What you see above is about a 7 year process.

  7. How much do you grow? I have always grow what we eat and can from bulk purchases at a farmers market. I would like to plan my garden to be able to can some of it.

  8. OMG!! I’m in awe of you. I’m so impressed with that pantry, and with your canning skills. You’re definitely inspiring me to give it a try.

  9. I did not can at all last year because of pain in back and knee, but your stash of canned foods looks fantastic. I remember my mother canning peaches, green beans, and tomatoes. I am sure she canned other things, but that is what I remember. By the way, keep those beauties in absolute dark to preserve the vitamins and nutrition for your family. I m going to staple a piece of dark, thick, light stopping fabric over my open shelves when I run out of room in shelves with doors.

    Are you going to try to top your output this year?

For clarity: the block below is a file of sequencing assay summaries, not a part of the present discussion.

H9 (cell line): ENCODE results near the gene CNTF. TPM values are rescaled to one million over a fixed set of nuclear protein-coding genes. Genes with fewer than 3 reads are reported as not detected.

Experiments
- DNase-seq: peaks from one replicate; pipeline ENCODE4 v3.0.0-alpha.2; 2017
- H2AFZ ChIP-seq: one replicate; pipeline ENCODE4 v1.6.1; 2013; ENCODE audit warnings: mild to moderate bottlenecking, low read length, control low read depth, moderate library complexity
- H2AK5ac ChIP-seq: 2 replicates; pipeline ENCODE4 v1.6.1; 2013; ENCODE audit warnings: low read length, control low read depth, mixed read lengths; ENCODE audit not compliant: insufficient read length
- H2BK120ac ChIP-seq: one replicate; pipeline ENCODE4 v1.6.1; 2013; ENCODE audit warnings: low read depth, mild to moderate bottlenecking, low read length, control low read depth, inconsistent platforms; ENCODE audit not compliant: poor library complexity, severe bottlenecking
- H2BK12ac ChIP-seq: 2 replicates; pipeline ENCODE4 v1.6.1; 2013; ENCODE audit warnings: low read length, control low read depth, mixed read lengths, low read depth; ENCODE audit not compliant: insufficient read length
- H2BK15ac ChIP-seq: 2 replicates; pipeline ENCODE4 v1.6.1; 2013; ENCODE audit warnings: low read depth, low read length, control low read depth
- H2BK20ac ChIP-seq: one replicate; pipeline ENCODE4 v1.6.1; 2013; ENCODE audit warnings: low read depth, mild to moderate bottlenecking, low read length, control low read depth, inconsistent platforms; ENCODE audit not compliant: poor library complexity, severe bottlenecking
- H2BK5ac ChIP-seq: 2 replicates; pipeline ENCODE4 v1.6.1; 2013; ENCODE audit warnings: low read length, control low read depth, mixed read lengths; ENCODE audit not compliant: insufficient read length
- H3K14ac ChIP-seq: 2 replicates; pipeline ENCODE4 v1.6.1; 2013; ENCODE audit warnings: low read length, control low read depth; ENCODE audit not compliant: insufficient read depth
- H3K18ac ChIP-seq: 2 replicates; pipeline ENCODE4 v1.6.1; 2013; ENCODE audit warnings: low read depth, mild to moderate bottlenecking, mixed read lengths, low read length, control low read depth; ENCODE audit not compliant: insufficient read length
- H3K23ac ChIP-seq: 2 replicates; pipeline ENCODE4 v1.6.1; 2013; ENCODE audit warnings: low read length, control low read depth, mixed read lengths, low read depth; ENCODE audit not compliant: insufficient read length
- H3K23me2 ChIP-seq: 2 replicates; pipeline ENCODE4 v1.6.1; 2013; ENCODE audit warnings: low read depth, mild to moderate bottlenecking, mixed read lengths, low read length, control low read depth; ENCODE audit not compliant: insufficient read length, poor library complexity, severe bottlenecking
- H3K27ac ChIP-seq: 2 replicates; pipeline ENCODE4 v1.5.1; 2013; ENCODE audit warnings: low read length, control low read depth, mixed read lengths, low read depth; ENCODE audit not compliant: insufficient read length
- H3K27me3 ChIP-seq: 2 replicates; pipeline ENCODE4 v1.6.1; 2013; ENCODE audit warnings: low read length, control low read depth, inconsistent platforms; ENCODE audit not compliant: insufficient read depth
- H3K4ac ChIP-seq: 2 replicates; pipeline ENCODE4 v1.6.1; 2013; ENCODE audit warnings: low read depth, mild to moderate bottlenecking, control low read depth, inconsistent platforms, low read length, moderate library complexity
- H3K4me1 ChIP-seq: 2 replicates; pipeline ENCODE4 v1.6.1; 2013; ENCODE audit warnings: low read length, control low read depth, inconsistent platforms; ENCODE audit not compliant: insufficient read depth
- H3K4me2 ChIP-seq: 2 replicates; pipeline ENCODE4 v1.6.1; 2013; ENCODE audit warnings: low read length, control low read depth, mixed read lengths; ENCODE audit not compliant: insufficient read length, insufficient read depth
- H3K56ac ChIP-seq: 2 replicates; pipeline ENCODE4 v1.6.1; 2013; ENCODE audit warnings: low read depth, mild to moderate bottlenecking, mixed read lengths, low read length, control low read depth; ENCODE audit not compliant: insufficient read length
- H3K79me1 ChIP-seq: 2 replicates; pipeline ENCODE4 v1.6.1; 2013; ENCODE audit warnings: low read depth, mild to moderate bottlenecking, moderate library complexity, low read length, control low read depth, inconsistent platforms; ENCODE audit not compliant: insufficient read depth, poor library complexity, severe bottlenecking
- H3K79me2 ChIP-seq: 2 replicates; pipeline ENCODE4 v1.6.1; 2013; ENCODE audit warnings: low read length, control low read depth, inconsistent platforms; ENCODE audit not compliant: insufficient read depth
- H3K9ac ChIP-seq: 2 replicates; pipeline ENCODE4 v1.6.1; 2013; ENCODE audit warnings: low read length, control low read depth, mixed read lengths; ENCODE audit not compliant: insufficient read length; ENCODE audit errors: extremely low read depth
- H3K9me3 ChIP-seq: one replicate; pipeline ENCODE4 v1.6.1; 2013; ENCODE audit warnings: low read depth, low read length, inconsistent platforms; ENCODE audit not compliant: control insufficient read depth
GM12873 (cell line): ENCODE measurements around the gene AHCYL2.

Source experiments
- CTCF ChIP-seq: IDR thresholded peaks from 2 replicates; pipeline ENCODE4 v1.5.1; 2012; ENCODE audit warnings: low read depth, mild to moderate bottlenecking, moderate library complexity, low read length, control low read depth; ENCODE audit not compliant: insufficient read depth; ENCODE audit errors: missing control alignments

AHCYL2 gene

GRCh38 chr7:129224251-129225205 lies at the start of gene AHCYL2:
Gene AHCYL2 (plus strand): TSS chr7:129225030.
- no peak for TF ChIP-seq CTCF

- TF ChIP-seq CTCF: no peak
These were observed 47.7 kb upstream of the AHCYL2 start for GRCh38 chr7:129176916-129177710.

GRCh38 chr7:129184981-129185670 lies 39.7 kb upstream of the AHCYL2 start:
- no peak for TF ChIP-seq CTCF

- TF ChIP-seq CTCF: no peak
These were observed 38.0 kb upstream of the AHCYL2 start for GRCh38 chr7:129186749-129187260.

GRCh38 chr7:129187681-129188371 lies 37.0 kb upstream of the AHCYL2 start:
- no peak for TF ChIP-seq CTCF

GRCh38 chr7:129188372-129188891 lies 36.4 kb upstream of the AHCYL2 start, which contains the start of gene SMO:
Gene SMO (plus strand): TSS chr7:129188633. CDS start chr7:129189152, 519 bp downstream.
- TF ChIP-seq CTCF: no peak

• I don’t think I’ll make a big effort to exceed this year, but I’ll take stock in spring to see what we actually consume. I’m not going to waste time canning items we don’t eat!

  10. My mama used to can and can and can… approx 400 qts of green beans, salasa, applesauce, venison… each year! Please come share your post with us at Eco-Kids Tuesday!

  11. can you can fresh strawberries? How long are your canned goods shelf stable?

  12. Why won’t you live with me and be my sister-wife?

  13. I’ve recently started canning our summer goods, and my husband’s secret favorite thing to do (I’m SURE it’s the ONLY one….) is to gloat to people who come over to our house for the first time. He shows them all my various stashes and equipment. So I’ll climb into your simple soul boat… But he’ll be the one joining you on the staring at the cans. I love it, and have used many of your recipes as bases to my own so thank you!

  14. Canning is a stress reliever for me. I love looking in my pantry and seeing rows and rows of canned food knowing that if for some ungodly reason we can’t afford food for a few months- I can feed my family.

  15. I do all my chicken broth in freezer bags and I want to start canning them because it would be easier to break out a can instead of planning ahead to thaw what I need and it would provide somewhere other than my freezer to stockpile. I am still jealous of your canning!!! It might be a little bit up front to start but I know that it will be totally worthwhile to use what you are getting and have homemade things through the year (or until the jelly runs out).